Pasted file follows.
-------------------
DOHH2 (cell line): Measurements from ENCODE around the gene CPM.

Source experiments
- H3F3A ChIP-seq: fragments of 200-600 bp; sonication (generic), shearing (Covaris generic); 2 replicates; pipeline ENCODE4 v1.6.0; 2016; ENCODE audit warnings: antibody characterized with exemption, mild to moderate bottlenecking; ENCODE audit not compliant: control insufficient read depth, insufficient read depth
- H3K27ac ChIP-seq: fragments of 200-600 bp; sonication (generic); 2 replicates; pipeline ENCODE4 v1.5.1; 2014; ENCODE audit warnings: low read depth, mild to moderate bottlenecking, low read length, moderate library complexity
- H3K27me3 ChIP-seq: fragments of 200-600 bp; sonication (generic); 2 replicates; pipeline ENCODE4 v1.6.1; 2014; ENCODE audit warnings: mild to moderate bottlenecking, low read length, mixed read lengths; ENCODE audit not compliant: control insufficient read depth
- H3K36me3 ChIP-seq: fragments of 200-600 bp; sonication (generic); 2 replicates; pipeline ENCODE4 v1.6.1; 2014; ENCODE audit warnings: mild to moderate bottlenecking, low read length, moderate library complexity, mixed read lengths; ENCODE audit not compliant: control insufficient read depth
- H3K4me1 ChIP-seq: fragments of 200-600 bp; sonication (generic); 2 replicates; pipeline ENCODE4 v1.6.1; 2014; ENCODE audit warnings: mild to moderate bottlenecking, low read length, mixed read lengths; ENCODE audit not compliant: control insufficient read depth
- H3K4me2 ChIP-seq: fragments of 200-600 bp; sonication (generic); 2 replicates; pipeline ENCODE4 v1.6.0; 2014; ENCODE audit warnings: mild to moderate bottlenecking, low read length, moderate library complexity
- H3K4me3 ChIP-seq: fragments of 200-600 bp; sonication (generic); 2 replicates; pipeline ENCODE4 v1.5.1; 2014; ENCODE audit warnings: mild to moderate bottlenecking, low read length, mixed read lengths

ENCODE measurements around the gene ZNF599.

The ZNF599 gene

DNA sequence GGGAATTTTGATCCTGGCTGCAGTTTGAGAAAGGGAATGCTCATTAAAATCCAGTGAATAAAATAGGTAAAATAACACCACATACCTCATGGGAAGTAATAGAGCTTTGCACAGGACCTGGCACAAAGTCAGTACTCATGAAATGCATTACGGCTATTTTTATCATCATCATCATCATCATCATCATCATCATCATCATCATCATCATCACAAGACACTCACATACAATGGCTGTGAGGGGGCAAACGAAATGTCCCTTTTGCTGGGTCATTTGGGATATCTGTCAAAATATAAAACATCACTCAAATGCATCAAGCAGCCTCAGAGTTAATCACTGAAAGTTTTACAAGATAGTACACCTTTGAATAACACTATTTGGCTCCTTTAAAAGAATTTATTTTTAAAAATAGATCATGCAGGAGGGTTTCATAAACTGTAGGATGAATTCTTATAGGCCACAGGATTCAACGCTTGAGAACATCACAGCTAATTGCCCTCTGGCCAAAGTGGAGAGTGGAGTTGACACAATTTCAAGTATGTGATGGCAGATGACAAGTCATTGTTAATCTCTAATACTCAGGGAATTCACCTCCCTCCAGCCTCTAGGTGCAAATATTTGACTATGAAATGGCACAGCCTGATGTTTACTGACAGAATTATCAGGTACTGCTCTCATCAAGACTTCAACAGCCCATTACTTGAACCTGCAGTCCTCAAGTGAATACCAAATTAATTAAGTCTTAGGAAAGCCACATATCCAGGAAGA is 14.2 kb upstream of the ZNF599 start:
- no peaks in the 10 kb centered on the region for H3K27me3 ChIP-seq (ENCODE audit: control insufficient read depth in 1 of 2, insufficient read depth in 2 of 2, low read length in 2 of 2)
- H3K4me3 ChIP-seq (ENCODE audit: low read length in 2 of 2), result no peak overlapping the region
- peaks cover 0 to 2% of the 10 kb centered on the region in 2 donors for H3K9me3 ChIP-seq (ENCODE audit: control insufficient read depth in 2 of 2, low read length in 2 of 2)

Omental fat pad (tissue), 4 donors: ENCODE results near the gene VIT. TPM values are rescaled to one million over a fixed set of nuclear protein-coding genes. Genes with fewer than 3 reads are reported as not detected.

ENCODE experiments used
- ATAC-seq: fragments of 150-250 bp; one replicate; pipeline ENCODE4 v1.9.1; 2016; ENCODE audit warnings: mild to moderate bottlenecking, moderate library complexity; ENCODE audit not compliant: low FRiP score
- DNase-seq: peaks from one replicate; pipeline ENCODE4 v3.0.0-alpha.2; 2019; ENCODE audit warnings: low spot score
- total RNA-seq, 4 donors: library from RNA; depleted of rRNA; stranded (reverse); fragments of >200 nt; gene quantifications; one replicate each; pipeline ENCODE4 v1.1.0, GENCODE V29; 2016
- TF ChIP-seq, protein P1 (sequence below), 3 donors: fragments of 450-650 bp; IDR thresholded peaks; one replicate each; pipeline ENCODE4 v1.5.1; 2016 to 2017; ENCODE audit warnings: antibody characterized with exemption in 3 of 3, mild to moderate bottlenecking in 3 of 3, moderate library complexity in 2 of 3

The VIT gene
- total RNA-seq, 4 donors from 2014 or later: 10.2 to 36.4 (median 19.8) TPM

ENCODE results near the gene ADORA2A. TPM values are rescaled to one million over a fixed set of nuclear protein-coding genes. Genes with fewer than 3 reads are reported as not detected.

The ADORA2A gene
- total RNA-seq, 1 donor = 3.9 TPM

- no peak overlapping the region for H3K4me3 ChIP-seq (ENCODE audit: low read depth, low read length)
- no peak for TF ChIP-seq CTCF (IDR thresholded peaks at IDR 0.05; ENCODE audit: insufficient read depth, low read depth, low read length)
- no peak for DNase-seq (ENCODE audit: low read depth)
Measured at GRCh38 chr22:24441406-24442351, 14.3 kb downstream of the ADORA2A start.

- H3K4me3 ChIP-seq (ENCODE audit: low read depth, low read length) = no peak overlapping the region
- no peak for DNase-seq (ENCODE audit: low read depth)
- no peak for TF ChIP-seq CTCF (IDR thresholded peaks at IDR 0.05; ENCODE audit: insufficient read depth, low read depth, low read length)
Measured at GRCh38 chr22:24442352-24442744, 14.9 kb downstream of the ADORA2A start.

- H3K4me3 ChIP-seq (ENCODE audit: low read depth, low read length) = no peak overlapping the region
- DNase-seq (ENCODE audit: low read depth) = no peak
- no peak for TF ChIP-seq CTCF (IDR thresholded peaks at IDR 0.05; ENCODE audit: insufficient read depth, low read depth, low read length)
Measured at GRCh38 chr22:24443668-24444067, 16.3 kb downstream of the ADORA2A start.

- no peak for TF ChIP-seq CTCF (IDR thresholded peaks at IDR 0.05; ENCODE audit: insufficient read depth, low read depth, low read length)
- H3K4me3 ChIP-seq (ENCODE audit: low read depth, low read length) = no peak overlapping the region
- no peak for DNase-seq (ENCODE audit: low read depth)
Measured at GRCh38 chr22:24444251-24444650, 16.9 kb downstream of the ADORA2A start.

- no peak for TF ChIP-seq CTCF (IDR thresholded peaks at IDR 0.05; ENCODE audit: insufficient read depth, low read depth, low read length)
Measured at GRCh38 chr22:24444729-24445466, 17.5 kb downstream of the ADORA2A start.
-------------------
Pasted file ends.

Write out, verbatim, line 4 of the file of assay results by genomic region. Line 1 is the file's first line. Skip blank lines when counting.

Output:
- H3K27ac ChIP-seq: fragments of 200-600 bp; sonication (generic); 2 replicates; pipeline ENCODE4 v1.5.1; 2014; ENCODE audit warnings: low read depth, mild to moderate bottlenecking, low read length, moderate library complexity